When the Clarence Brown Film Festival takes place this fall, audiences will have the rare chance to see one of Brown's most renowned silent films, which had ostensibly gone missing for over 50 years. This rediscovered and restored version of The Signal Tower has been screened in only two other places in recent years: The San Francisco Silent Film Festival and the Museum of Modern Art in New York City. We are pleased to bring this film to Knoxville with live musical accompaniment by Roger Miller of the Anvil Orchestra.
In The Signal Tower, Brown combined melodrama and thrills in the story of a railroad signalman who reckons with professional hazards and family peril in the remote California woods. Biographer Gwenda Young considers this to be the first film in which Brown puts a complicated woman center stage.
It first appeared in theaters across the country, including in The Strand on Knoxville's Gay Street, in 1924 on professional grade 35mm prints made of flammable nitrate film stock. Shortly thereafter, Universal Pictures created prints in the smaller 16mm film format using non-flammable acetate film stock for presentation in homes and other non-theatrical venues.
After silent films fell out of fashion, but before television and deliberate revivals of vintage movies provided a market for older titles, a devastating percentage of American silent cinema was lost. Volatile nitrate prints decayed in improper storage conditions or went up in flames, or were deliberately destroyed to vacate warehouses, salvage the silver in the photographic emulsion, or as a safeguard against piracy and conflagration. As is the case with all too many films from the early years of cinema, there were no complete surviving original prints of The Signal Tower to be found when the San Francisco Silent Film Festival searched film archives worldwide in the late 2010s for source material to restore and reissue the film.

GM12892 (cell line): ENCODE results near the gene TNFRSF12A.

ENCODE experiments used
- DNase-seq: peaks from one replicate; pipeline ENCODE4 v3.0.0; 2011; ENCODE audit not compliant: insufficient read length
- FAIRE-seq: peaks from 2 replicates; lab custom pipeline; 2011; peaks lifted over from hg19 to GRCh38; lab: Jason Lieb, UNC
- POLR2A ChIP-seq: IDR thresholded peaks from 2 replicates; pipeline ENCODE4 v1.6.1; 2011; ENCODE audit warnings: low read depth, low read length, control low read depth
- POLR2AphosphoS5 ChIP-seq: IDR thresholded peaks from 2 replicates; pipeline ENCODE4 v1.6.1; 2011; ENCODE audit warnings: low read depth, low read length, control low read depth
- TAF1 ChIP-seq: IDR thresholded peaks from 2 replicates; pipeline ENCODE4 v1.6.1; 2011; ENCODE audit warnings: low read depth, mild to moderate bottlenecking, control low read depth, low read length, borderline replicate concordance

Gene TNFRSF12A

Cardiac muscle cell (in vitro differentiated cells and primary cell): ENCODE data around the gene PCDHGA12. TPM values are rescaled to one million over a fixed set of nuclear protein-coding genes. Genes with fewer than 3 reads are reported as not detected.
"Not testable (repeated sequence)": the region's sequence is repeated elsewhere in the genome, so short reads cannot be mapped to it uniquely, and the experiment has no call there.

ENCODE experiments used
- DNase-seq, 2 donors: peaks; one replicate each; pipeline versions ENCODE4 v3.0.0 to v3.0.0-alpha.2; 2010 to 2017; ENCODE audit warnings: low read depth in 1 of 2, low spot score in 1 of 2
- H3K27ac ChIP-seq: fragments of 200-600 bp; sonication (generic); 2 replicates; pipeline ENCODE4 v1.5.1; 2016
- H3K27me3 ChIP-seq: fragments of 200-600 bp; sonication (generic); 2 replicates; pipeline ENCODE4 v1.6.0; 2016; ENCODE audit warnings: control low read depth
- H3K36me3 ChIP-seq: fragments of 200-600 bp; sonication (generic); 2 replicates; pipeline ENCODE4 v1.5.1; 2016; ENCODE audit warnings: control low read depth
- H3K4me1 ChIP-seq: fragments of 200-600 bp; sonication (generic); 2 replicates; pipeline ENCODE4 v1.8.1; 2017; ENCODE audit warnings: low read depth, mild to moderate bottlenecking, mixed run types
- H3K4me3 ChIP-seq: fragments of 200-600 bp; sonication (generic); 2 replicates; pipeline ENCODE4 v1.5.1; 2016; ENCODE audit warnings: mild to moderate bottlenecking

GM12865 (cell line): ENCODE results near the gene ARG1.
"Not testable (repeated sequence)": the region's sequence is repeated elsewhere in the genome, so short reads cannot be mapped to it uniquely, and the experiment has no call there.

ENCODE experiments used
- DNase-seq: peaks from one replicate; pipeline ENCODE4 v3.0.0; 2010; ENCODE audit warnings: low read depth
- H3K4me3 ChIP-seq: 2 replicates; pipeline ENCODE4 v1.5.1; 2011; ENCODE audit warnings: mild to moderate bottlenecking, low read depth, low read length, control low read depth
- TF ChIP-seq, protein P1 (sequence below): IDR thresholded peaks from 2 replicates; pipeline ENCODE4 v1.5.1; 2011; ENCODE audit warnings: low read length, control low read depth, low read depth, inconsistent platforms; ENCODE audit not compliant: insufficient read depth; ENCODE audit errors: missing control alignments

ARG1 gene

Luckily for cinephiles, one of the 16mm copies found its way into the collections of Photoplay Productions, the professional enterprise of acclaimed film scholar and collector Kevin Brownlow. This print included the entire film; even better, it had original color tints applied to the black-and-white photographic images intact. Festival staff were able to use Brownlow’s print as their restoration source, and even refer to a second 16mm print located in another collection. After the 16mm print was scanned, the high-quality files underwent digital image restoration to mitigate signs of damage or aging that accumulated on the film during its near-century of existence. The restored digital version was then transferred back to an enlarged photographic film negative, which was then duplicated to brand-new 35mm prints on a modern polyester film base that is not susceptible to fire or decomposition.
The 35mm print that will be projected at the Tennessee Theatre has only previously been exhibited at the San Francisco Silent Film Festival and the Museum of Modern Art. Especially at a historic venue like the Tennessee Theatre, with the vintage grandeur of its decor and opportunity for live music accompaniment, the traditional film exhibition is key to resurrecting the larger-than-life spirit of old Hollywood in a way that a digital screening just can’t reproduce. Roger Miller of acclaimed silent film accompanists Anvil Orchestra will premiere a live score he created for this event.
While the exact nature of the image sourced from the 16mm print of The Signal Tower can never truly recreate the original exhibition experience, audiences are fortunate that any elements of the film beat the odds to join the mere 25% of American silent cinema known to survive. And previously lost early films do turn up at a modest but steady rate. Who knows what cinematic treasures may reveal themselves, perhaps even right here in Knoxville, over the next fifty years?